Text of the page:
As mentioned previously, pre-determined early call dates are put into the bond documentation, allowing the issuer flexibility to manage their debt profile if situations change. Typically, investors are compensated for this removal of an income stream by a capital price higher than the par issue price.

This becomes a consideration for investors in the secondary market, as they need to be aware of the price paid relative to potential future calls which may be at a lower price than that at purchase.

The concept of Yield to Worst takes this into account and shows investors the worst yield they can expect if a particular call is exercised.

In this case, the call date was the 30th June 2019 at a price of 101. Knowing that this was a possibility, as time proceeded towards this call date, the price of the bond declined from highs of around 104 in mid-2018 towards the call level.

After the call had passed, the next scheduled redemption was the maturity date on the 30th June 2020. With the restriction of the 2019 call having passed, and the short time to maturity, the price of the bond was freed and rose once again.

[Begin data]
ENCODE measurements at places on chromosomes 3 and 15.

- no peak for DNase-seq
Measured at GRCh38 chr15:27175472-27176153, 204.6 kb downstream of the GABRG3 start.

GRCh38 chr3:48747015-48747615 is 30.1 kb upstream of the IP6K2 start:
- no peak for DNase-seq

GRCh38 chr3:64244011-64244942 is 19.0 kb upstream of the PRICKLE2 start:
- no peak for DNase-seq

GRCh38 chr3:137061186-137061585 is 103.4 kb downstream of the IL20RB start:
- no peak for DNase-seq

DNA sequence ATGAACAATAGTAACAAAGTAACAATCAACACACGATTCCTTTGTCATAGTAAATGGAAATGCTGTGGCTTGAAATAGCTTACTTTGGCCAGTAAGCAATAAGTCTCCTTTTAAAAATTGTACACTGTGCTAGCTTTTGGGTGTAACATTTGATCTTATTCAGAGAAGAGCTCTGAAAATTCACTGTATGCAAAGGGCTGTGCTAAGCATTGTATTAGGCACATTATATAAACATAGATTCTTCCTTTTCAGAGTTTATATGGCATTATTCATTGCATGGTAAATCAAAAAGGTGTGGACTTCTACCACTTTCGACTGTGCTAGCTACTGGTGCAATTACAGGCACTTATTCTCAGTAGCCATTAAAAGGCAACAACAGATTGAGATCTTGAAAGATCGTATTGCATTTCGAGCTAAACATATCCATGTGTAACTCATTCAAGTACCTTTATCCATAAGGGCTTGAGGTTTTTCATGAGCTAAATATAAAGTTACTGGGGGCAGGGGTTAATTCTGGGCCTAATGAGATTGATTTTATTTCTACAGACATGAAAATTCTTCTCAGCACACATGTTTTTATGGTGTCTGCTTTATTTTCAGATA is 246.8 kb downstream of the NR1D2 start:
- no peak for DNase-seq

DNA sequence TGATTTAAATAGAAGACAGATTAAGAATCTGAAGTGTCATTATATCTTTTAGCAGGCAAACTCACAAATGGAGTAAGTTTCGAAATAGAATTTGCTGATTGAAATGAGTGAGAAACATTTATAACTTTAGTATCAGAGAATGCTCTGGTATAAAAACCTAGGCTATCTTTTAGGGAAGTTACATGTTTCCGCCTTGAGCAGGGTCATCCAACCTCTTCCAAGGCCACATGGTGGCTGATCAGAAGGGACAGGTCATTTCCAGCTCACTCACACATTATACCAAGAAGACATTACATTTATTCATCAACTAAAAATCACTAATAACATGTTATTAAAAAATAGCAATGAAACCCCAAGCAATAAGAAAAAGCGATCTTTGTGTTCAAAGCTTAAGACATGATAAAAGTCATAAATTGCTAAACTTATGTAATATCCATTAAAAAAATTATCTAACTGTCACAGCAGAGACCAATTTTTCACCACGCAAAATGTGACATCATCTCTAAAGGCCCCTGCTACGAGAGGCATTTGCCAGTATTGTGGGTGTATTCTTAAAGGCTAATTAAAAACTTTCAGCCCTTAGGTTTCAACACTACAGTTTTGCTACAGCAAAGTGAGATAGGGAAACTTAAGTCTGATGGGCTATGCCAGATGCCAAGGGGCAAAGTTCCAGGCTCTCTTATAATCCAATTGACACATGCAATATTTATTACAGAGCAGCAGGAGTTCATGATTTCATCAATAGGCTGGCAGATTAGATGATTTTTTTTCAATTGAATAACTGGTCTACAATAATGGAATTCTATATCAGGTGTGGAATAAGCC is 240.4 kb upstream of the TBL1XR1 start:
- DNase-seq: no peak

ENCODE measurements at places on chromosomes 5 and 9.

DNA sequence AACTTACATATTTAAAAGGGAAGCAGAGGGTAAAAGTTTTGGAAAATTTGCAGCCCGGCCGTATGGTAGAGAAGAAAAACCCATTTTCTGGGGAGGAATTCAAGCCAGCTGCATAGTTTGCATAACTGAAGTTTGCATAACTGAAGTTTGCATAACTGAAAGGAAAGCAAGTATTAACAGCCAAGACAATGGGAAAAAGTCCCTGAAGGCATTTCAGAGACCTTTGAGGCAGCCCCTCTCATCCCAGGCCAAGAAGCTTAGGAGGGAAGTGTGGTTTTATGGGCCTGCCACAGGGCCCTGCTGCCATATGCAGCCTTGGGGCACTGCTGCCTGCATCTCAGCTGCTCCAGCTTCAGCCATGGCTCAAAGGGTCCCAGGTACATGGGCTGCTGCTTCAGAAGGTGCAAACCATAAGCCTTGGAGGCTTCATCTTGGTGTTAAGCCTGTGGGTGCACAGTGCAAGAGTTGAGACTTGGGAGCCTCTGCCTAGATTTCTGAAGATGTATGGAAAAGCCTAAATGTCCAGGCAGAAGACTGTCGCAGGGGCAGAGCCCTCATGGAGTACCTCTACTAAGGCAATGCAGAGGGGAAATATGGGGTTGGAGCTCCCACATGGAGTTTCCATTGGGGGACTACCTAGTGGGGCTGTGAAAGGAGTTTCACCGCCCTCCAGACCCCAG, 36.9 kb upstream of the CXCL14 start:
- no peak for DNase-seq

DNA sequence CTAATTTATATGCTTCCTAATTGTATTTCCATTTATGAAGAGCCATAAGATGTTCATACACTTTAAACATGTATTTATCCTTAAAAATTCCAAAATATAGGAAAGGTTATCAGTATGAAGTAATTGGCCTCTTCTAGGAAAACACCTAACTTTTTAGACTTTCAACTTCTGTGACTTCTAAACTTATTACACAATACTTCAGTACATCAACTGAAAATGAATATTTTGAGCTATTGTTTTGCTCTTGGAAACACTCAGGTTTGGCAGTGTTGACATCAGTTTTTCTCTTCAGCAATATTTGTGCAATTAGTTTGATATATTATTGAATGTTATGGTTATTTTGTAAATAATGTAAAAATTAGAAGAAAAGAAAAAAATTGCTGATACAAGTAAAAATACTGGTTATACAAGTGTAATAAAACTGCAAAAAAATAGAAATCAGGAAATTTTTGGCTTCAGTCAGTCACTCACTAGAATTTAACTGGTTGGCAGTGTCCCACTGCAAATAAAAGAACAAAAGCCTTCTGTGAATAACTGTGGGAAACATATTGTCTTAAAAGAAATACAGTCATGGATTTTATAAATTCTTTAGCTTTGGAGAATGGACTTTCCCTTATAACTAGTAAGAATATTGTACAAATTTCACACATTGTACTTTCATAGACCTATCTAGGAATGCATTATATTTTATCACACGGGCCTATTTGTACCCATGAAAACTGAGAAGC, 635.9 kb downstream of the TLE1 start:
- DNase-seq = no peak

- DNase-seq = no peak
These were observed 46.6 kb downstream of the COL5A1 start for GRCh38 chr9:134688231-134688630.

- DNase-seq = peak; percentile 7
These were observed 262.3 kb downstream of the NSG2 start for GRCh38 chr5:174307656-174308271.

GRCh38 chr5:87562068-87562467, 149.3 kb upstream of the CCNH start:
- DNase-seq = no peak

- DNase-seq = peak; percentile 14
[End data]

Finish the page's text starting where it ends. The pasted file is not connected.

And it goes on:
5. Refinance – consent and exchange

As mentioned above, OMNI transformed their business over the life of the bond from largely investing in cases directly from their own balance sheet and taking principal risk on the outcomes of cases, to taking outside investors into managed funds in which they co-invest, and earning management fees.

As a result, its earnings are more stable and more diversified – both which are good for the credit risk of lenders.